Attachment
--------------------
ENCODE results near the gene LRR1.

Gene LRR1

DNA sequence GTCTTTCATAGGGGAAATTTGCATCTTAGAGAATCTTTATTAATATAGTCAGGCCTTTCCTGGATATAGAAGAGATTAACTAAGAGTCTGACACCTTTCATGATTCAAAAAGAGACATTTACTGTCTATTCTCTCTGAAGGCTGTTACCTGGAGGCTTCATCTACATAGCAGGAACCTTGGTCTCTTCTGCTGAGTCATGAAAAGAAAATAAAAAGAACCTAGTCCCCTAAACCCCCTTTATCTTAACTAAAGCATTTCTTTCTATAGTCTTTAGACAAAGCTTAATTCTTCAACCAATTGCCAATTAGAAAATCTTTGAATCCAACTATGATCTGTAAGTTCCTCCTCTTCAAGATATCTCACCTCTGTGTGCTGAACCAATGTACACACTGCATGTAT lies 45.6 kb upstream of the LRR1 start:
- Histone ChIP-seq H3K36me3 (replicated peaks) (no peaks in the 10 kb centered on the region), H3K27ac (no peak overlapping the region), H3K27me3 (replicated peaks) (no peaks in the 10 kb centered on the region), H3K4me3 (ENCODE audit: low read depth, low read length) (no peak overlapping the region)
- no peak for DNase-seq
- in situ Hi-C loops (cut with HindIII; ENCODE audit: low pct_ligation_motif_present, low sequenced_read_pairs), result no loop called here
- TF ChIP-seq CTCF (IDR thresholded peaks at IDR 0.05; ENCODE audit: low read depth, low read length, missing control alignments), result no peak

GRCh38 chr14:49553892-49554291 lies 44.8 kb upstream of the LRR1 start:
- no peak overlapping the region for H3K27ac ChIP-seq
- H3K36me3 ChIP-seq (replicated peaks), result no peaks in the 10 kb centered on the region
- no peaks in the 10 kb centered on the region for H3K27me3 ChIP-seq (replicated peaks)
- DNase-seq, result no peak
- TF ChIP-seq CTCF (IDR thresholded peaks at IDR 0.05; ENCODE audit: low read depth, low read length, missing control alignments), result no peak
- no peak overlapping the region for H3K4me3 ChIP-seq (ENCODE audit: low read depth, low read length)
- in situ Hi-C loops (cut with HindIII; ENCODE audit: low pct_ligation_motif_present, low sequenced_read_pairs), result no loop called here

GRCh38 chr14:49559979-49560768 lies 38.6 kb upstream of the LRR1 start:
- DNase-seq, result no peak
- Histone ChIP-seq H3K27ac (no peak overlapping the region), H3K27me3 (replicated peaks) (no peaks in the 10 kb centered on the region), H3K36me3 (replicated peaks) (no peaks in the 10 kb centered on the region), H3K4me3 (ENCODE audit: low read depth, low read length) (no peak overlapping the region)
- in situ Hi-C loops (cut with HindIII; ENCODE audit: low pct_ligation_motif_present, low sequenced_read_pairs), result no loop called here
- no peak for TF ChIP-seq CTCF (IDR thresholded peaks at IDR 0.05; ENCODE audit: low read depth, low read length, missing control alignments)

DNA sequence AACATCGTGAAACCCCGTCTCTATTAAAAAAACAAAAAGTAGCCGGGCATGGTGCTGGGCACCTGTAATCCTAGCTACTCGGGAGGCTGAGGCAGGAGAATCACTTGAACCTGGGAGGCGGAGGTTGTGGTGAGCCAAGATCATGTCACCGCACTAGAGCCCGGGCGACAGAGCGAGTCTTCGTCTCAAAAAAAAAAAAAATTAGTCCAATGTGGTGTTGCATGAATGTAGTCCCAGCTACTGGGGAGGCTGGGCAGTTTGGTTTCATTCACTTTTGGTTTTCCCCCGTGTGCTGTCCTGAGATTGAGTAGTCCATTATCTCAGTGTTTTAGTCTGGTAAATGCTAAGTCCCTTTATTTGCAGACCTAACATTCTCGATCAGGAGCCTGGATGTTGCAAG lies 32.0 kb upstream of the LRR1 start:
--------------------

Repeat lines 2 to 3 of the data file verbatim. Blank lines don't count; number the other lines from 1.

Gene LRR1

DNA sequence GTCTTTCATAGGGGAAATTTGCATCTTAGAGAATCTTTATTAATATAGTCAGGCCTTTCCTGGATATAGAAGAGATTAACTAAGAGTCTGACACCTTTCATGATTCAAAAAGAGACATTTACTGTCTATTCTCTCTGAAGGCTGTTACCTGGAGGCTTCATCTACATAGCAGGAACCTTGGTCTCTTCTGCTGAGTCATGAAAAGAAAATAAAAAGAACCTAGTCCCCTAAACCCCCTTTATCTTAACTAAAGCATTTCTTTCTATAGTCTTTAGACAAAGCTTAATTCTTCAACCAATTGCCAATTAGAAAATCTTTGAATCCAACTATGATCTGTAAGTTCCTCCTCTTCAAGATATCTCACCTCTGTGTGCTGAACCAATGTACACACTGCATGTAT lies 45.6 kb upstream of the LRR1 start: